In a valiant effort to make the case for better homework, Annie Murphy Paul in her recent Op Ed piece in the New York Times simply fails to grasp the immensity of what she’s up against. She truly can’t see the forest for the trees.
Paul goes on about how the better way to approach homework can be found in some studies that show how to improve test scores and retention via some “new methods”. Those would be “trees”. The forest is a real education, real learning. Paul has no idea that better test scores are not an indication of better, or actual, learning, just as better retention (recall) is also not an indication of learning. Learning is most emphatically NOT remembering. That’s been addressed here before, so let’s not go there.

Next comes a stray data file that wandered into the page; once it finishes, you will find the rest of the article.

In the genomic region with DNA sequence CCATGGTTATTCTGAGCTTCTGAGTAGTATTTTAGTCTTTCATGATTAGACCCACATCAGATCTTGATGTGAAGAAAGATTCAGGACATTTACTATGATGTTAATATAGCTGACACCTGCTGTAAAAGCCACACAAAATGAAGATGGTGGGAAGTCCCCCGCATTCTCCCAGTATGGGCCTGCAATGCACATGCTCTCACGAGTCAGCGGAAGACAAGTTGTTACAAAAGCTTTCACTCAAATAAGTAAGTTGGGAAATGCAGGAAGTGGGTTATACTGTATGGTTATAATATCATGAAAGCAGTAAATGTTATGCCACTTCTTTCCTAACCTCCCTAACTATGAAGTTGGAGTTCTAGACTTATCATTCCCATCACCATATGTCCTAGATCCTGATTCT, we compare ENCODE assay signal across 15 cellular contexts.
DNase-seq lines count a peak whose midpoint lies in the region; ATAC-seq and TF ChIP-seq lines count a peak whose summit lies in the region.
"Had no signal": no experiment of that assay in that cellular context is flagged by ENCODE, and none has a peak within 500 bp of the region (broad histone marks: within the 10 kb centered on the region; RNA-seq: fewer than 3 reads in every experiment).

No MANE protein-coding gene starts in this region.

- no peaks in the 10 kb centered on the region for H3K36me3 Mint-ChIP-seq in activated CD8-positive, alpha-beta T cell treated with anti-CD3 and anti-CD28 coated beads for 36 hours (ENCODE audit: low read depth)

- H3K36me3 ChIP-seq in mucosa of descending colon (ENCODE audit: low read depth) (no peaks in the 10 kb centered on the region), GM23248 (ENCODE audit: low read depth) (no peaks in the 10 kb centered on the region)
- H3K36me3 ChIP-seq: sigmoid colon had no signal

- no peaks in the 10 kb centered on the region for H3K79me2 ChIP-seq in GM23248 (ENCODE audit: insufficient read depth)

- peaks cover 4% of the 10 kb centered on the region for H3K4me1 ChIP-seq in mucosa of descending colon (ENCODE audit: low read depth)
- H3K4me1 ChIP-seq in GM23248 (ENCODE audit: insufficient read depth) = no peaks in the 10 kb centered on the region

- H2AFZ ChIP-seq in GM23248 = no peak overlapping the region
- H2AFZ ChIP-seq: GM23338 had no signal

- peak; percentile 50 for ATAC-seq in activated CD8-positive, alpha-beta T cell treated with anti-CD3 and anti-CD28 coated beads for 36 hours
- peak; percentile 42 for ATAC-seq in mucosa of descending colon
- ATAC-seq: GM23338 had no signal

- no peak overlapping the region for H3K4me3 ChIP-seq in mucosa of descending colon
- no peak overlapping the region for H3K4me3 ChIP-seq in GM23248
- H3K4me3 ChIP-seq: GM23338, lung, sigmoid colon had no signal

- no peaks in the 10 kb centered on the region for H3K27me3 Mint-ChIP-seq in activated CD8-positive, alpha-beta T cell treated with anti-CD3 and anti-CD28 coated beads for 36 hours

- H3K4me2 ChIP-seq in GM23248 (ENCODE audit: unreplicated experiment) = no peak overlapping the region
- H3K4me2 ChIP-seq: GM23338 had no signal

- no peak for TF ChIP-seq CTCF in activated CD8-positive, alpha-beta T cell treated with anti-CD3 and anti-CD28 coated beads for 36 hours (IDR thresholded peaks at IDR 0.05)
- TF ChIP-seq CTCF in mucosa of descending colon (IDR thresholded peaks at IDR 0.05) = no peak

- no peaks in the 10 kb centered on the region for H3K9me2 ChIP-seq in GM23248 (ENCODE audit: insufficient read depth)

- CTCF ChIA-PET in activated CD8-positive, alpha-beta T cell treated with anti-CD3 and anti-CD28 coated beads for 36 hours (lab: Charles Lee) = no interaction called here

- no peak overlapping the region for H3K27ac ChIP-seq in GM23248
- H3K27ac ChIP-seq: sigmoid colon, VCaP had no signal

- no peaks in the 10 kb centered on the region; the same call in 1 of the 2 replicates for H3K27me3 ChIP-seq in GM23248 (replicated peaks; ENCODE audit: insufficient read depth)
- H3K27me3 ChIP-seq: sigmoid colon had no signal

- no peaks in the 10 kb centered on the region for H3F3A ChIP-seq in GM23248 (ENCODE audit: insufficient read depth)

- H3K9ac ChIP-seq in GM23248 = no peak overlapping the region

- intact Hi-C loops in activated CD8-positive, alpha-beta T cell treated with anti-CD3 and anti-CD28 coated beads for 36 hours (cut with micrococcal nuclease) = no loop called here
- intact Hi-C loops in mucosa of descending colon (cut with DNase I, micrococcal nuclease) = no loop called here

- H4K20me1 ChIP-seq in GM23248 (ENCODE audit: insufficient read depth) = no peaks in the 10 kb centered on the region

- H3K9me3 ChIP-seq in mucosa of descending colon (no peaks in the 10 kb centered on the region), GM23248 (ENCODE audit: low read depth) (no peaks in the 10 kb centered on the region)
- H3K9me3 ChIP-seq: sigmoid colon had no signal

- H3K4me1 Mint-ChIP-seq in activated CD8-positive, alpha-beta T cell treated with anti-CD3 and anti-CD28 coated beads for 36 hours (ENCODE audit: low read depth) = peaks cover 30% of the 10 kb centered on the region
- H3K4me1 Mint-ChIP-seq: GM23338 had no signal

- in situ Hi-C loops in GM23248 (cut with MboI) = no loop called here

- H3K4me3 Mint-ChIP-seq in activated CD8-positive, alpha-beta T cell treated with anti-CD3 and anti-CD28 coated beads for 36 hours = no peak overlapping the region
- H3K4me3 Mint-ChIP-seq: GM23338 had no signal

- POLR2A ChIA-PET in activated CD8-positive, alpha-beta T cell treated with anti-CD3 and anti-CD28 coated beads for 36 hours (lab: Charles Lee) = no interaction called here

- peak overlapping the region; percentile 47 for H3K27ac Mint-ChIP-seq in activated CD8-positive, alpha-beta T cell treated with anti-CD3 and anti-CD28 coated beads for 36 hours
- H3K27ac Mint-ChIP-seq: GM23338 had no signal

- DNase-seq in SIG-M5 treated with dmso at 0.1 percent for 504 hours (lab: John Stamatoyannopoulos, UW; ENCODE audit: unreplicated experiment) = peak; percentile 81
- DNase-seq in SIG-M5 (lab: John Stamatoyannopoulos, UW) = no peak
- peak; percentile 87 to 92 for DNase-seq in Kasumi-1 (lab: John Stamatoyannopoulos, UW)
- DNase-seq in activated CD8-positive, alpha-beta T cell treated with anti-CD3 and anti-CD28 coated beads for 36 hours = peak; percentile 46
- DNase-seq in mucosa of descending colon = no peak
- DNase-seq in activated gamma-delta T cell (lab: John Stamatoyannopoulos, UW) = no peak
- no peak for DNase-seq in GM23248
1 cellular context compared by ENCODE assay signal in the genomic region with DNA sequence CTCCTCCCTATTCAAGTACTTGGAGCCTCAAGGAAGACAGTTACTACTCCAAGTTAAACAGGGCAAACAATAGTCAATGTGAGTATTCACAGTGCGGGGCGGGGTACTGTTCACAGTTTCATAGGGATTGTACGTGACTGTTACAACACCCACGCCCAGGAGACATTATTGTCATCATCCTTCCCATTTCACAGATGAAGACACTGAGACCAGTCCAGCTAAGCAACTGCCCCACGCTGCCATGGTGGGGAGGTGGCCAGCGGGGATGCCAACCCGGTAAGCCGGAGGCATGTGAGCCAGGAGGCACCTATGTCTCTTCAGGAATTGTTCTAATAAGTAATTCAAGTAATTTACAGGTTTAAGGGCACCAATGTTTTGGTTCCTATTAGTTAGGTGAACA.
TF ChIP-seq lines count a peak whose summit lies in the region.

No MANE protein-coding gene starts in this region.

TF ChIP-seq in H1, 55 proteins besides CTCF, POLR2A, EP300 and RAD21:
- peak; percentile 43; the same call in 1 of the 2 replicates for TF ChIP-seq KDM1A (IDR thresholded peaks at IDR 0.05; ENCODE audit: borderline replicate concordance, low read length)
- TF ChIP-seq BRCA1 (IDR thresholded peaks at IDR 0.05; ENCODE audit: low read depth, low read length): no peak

Great that she sees that most homework out there is busywork and of little value, but unfortunate that the solution is focused on improving test scores. Why is it so darn difficult to understand that learning is something different from retention as evidenced on a test? Is this such a radical idea? So thoroughly on the educational margin that it’s out of focus to most – strike that, it’s not out of focus, it’s out of sight. Sadly, some educators will jump on this latest “fix”, change-up their approach to homework, have a parent night about how this will repair things and “boy, have we got a great solution for your kids”…. and in 3-5 years they’ll move on to something else, having forgotten that THIS was supposed to be the fix. What a system: conceive, apply, fail, repeat.
However, those marginalia ideas are out there, and slowly, in little blips, they are making headway.